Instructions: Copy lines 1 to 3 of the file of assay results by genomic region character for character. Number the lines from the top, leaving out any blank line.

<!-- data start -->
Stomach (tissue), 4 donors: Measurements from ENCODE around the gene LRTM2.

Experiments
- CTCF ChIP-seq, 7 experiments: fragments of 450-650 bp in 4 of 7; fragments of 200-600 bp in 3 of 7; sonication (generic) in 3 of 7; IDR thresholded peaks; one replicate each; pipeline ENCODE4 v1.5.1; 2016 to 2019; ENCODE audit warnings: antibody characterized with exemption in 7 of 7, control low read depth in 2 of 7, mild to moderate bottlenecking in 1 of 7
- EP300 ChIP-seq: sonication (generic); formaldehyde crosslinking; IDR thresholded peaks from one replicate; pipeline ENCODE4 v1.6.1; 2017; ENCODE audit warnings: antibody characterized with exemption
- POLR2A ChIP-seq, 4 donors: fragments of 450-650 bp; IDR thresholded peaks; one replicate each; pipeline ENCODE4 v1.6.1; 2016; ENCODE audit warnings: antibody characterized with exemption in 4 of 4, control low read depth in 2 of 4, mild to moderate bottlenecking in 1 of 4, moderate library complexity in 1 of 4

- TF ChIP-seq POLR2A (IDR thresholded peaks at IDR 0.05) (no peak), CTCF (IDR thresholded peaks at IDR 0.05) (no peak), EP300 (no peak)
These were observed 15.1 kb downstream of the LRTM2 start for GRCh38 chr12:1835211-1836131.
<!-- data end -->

Stomach (tissue), 4 donors: Measurements from ENCODE around the gene LRTM2.

Experiments
- CTCF ChIP-seq, 7 experiments: fragments of 450-650 bp in 4 of 7; fragments of 200-600 bp in 3 of 7; sonication (generic) in 3 of 7; IDR thresholded peaks; one replicate each; pipeline ENCODE4 v1.5.1; 2016 to 2019; ENCODE audit warnings: antibody characterized with exemption in 7 of 7, control low read depth in 2 of 7, mild to moderate bottlenecking in 1 of 7